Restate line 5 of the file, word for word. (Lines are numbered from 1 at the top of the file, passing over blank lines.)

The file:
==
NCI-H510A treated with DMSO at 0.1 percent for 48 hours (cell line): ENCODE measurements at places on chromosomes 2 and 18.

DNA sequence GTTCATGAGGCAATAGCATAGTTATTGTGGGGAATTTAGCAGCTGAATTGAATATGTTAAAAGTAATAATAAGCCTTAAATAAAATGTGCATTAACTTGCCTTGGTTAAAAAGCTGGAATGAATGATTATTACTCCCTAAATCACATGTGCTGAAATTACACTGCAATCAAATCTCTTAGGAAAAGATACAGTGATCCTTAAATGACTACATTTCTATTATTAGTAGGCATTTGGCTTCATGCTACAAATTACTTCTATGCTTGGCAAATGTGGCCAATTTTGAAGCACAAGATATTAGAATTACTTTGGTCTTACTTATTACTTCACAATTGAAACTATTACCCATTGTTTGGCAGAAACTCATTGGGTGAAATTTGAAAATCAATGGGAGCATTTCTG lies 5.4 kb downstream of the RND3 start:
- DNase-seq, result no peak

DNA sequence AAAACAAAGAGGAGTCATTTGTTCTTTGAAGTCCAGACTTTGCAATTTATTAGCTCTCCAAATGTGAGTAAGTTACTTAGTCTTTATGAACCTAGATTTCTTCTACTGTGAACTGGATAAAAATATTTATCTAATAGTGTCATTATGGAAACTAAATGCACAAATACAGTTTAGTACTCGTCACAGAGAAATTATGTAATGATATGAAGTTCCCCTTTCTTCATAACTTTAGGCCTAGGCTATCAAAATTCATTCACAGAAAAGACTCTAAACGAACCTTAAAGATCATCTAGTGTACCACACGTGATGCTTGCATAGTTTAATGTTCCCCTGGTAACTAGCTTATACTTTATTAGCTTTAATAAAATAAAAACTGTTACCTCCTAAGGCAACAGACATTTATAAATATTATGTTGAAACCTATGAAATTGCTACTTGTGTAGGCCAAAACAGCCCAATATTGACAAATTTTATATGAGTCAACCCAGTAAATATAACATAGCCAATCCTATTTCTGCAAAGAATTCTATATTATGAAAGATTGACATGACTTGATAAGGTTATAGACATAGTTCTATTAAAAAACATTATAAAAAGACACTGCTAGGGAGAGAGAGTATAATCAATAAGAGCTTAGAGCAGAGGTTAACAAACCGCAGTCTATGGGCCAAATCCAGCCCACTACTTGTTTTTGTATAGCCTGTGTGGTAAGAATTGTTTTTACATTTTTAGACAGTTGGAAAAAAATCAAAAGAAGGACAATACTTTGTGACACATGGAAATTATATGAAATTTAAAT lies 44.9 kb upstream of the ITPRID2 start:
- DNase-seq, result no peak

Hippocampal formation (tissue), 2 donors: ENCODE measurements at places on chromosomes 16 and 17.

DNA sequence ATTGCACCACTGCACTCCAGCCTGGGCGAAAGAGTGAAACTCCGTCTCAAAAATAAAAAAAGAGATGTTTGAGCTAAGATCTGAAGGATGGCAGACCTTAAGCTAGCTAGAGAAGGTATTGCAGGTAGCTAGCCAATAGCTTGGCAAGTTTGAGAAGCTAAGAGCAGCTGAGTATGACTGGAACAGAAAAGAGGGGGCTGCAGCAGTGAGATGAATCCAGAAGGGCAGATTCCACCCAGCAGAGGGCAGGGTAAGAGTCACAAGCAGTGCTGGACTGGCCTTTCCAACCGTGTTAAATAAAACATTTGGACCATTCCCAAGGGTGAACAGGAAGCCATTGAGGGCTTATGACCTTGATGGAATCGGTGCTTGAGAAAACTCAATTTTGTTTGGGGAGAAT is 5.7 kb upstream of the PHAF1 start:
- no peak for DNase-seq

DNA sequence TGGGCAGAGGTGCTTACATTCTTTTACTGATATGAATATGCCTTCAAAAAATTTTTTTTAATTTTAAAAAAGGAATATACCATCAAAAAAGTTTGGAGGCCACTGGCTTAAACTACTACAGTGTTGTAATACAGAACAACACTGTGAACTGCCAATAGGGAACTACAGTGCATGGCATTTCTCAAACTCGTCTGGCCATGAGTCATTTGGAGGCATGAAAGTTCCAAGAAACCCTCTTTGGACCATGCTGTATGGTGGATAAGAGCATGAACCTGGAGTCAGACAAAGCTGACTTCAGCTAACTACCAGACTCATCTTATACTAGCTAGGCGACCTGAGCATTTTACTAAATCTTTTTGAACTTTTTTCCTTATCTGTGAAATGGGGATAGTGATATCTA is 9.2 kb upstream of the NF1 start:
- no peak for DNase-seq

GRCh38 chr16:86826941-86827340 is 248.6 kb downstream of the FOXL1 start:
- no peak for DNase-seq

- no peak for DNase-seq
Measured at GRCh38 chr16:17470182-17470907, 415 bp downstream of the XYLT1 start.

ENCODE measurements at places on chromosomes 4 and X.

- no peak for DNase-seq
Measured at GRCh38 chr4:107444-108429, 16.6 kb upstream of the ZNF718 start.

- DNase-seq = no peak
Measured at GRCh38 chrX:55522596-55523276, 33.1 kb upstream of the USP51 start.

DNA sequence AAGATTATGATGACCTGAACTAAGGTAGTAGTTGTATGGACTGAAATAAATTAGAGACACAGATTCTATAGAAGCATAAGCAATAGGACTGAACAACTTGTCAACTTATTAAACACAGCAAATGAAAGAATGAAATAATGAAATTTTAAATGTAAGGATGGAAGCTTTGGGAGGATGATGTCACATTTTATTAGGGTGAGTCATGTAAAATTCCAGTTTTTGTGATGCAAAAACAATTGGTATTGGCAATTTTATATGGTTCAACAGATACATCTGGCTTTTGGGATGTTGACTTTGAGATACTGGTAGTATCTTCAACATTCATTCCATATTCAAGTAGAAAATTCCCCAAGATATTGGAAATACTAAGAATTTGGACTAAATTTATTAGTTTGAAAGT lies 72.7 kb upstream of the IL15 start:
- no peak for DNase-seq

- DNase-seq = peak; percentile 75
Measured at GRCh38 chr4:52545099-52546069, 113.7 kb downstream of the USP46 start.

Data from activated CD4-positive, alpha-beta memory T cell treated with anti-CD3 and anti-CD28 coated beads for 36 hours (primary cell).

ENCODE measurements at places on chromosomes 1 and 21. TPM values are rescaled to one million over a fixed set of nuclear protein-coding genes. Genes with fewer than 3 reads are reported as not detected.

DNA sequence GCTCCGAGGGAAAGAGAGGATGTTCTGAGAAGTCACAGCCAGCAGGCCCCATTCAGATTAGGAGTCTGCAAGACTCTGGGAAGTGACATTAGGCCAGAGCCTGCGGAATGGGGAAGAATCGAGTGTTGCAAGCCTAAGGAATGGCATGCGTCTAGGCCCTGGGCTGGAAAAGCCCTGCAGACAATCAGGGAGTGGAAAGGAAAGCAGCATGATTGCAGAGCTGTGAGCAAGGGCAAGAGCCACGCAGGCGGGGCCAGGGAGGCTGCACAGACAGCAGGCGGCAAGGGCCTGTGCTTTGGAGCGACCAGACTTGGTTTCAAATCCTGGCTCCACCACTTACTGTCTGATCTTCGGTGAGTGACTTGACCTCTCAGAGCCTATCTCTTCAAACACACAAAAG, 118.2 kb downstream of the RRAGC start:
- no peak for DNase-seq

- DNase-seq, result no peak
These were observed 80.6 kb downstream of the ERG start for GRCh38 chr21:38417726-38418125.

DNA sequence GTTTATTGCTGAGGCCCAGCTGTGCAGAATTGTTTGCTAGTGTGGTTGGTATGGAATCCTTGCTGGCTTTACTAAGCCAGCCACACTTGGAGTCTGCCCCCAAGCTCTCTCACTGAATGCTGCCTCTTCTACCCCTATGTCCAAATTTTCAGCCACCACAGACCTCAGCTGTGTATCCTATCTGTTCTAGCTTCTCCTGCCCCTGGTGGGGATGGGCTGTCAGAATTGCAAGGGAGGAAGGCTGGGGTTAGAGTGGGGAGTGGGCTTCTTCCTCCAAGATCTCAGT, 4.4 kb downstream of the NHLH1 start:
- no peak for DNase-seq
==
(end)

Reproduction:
- DNase-seq, result no peak